A new bill was signed in Pennsylvania last week to protect students against the leading cause of student athlete deaths in the U.S. Governor Tom Corbett, who signed House Bill 1610, the Sudden Cardiac Arrest Prevention Act, did so in an attempt to safeguard student athletes with undetected heart conditions.
The Act’s primary goal is to establish standards and guidelines in order to prevent sudden cardiac arrest (SCA) while raising awareness and encouraging open dialogue. In the context of the Act, athletic activity refers to interscholastic athletics, contests, competitions, noncompetitive cheerleading, practices and scrimmages. The Act requires that:
• Students who wish to participate in an athletic activity must sign a form indicating they have received and reviewed an information sheet outlining the symptoms and warning signs of SCA. The form must be signed annually and be co-signed by a parent.
• If a student exhibits signs or symptoms of SCA while participating in an athletic activity, they will be removed by the coach immediately.
• If a student athlete exhibits any SCA signs prior to an athletic activity, they will not be able to participate.
• Once a student has been removed, they may not participate again until they have been evaluated and cleared by a licensed physician, certified nurse practitioner or cardiologist in writing.
• Coaches must complete an annual SCA training course and may not coach until such a course is completed.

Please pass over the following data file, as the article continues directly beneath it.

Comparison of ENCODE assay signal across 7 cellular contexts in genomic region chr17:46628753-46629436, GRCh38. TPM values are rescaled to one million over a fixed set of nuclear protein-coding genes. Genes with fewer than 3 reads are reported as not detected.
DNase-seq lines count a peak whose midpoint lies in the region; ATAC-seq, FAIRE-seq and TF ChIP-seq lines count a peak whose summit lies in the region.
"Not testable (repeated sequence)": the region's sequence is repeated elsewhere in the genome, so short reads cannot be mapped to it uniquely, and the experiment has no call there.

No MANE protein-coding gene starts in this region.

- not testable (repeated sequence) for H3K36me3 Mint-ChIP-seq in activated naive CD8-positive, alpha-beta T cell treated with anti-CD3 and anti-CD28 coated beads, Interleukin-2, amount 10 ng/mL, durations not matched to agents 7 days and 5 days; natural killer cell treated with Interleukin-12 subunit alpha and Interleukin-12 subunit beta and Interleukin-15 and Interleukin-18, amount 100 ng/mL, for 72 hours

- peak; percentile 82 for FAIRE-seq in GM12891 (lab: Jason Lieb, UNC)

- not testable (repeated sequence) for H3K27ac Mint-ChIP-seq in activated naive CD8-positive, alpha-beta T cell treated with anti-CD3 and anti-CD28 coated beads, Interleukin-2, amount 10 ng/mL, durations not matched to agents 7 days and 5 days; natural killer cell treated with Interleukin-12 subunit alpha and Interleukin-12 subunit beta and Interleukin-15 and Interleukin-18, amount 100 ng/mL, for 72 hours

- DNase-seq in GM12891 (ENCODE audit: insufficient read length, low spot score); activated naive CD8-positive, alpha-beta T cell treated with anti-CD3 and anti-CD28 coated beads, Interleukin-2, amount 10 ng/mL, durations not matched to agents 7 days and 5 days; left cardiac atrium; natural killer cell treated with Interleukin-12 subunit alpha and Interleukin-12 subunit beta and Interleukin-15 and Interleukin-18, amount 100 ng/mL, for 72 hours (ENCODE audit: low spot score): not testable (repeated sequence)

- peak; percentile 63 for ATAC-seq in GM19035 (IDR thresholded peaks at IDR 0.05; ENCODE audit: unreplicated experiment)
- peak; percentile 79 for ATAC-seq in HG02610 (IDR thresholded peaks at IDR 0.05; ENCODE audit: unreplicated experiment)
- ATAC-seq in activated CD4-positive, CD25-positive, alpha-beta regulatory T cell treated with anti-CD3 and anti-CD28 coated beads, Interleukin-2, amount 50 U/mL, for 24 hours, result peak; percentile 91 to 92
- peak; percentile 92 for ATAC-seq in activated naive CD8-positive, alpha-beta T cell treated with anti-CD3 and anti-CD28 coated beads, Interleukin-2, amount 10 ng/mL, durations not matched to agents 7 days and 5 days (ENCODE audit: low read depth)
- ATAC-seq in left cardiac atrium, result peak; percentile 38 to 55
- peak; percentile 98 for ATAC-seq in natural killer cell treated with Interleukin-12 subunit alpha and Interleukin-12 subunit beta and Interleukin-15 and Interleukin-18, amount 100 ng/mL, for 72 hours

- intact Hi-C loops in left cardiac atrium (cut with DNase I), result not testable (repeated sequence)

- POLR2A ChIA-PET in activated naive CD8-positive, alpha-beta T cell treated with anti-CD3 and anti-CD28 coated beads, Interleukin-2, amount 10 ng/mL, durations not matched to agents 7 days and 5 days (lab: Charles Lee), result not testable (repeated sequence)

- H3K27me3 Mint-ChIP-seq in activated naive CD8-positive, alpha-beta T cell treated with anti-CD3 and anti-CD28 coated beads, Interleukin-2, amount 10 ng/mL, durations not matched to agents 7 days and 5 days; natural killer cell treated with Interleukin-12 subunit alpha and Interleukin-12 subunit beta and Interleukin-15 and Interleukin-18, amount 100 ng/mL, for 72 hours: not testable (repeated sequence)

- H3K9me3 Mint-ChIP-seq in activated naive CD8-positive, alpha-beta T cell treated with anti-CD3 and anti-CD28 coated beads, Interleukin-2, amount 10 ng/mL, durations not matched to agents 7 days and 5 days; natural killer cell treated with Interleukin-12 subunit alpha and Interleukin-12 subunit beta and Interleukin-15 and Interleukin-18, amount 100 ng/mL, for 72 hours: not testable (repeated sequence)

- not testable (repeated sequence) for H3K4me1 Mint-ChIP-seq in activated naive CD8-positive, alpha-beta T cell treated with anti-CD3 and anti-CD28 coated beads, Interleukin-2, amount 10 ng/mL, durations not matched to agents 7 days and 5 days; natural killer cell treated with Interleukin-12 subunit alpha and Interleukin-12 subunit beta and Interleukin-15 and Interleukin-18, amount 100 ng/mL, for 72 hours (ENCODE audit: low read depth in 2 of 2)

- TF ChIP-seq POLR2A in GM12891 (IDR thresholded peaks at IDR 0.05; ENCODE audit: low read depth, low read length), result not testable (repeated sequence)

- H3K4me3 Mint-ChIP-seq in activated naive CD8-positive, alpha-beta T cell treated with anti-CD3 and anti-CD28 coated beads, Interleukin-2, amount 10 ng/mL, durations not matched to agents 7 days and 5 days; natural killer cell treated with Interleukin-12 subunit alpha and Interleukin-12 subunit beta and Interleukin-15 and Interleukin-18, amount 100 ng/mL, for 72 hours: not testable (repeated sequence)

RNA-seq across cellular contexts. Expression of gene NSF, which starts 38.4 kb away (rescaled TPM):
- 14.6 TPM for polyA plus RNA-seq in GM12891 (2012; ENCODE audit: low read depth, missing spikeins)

• Minimum penalties shall be enforced for coaches who do not take part in the courses, ranging in severity from seasonal to permanent coaching suspension.
SCA is a heart condition in which the muscle suddenly and unexpectedly stops beating. Unlike a heart attack where blood continues to flow through the heart but becomes partially blocked, SCA means that blood has completely stopped flowing to the heart and other organs. If it is not treated within minutes, the outcome is usually death. Symptoms include fainting, difficulty breathing, chest pains, dizziness and abnormal racing heart rate.
The bill was signed just two weeks before an 18 year old football player collapsed and died during a pickup basketball game in San Marcos, California. While the autopsy report is still pending, it is believed to be the latest SCA tragedy. SCA claims approximately 7,000 young lives annually.
So what does this mean for student athletes, coaches and athletic trainers? In reality, not much for those outside of Pennsylvania as this bill is the first of its kind. The passing of this Act does however show a collective effort in moving towards a more proactive approach to athlete health while highlighting the value and importance of doing so at an earlier and more vulnerable stage.
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